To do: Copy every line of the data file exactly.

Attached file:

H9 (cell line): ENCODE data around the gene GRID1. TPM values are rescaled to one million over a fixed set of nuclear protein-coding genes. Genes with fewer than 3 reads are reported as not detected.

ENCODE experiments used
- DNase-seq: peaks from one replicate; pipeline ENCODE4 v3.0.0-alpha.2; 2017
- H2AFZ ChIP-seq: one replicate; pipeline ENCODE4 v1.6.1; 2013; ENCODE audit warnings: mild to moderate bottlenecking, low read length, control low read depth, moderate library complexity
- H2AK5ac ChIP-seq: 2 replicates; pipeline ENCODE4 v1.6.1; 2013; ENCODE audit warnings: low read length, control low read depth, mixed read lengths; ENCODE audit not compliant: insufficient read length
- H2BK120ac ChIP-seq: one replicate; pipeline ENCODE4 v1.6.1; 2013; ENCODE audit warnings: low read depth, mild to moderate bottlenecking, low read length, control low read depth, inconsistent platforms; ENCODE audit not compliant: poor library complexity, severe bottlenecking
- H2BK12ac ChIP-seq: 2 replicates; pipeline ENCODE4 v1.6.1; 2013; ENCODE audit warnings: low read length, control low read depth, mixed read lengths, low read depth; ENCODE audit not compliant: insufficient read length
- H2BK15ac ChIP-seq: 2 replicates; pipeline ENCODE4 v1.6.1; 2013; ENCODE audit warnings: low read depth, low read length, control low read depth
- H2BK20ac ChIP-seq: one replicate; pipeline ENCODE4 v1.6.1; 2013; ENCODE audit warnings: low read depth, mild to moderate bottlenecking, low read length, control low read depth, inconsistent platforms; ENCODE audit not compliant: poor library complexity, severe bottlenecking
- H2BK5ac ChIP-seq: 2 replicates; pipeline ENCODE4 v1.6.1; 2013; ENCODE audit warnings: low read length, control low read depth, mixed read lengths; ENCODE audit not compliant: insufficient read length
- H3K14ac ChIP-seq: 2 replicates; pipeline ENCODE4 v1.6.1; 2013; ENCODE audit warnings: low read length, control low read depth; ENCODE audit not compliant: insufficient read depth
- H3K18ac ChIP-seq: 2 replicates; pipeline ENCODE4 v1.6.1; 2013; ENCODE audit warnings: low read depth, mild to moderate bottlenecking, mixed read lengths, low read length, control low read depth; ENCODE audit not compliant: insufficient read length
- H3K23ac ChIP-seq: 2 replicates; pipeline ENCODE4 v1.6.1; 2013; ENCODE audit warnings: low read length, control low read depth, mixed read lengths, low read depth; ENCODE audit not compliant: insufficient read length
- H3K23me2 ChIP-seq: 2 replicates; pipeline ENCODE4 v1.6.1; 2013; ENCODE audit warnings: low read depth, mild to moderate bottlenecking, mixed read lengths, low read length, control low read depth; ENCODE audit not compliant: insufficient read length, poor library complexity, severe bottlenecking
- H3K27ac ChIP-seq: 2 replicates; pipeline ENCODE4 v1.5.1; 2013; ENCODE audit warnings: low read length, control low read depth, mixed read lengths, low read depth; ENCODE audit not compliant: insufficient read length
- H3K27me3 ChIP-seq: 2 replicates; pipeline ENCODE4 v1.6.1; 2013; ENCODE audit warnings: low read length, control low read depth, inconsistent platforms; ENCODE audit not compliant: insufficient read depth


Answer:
H9 (cell line): ENCODE data around the gene GRID1. TPM values are rescaled to one million over a fixed set of nuclear protein-coding genes. Genes with fewer than 3 reads are reported as not detected.

ENCODE experiments used
- DNase-seq: peaks from one replicate; pipeline ENCODE4 v3.0.0-alpha.2; 2017
- H2AFZ ChIP-seq: one replicate; pipeline ENCODE4 v1.6.1; 2013; ENCODE audit warnings: mild to moderate bottlenecking, low read length, control low read depth, moderate library complexity
- H2AK5ac ChIP-seq: 2 replicates; pipeline ENCODE4 v1.6.1; 2013; ENCODE audit warnings: low read length, control low read depth, mixed read lengths; ENCODE audit not compliant: insufficient read length
- H2BK120ac ChIP-seq: one replicate; pipeline ENCODE4 v1.6.1; 2013; ENCODE audit warnings: low read depth, mild to moderate bottlenecking, low read length, control low read depth, inconsistent platforms; ENCODE audit not compliant: poor library complexity, severe bottlenecking
- H2BK12ac ChIP-seq: 2 replicates; pipeline ENCODE4 v1.6.1; 2013; ENCODE audit warnings: low read length, control low read depth, mixed read lengths, low read depth; ENCODE audit not compliant: insufficient read length
- H2BK15ac ChIP-seq: 2 replicates; pipeline ENCODE4 v1.6.1; 2013; ENCODE audit warnings: low read depth, low read length, control low read depth
- H2BK20ac ChIP-seq: one replicate; pipeline ENCODE4 v1.6.1; 2013; ENCODE audit warnings: low read depth, mild to moderate bottlenecking, low read length, control low read depth, inconsistent platforms; ENCODE audit not compliant: poor library complexity, severe bottlenecking
- H2BK5ac ChIP-seq: 2 replicates; pipeline ENCODE4 v1.6.1; 2013; ENCODE audit warnings: low read length, control low read depth, mixed read lengths; ENCODE audit not compliant: insufficient read length
- H3K14ac ChIP-seq: 2 replicates; pipeline ENCODE4 v1.6.1; 2013; ENCODE audit warnings: low read length, control low read depth; ENCODE audit not compliant: insufficient read depth
- H3K18ac ChIP-seq: 2 replicates; pipeline ENCODE4 v1.6.1; 2013; ENCODE audit warnings: low read depth, mild to moderate bottlenecking, mixed read lengths, low read length, control low read depth; ENCODE audit not compliant: insufficient read length
- H3K23ac ChIP-seq: 2 replicates; pipeline ENCODE4 v1.6.1; 2013; ENCODE audit warnings: low read length, control low read depth, mixed read lengths, low read depth; ENCODE audit not compliant: insufficient read length
- H3K23me2 ChIP-seq: 2 replicates; pipeline ENCODE4 v1.6.1; 2013; ENCODE audit warnings: low read depth, mild to moderate bottlenecking, mixed read lengths, low read length, control low read depth; ENCODE audit not compliant: insufficient read length, poor library complexity, severe bottlenecking
- H3K27ac ChIP-seq: 2 replicates; pipeline ENCODE4 v1.5.1; 2013; ENCODE audit warnings: low read length, control low read depth, mixed read lengths, low read depth; ENCODE audit not compliant: insufficient read length
- H3K27me3 ChIP-seq: 2 replicates; pipeline ENCODE4 v1.6.1; 2013; ENCODE audit warnings: low read length, control low read depth, inconsistent platforms; ENCODE audit not compliant: insufficient read depth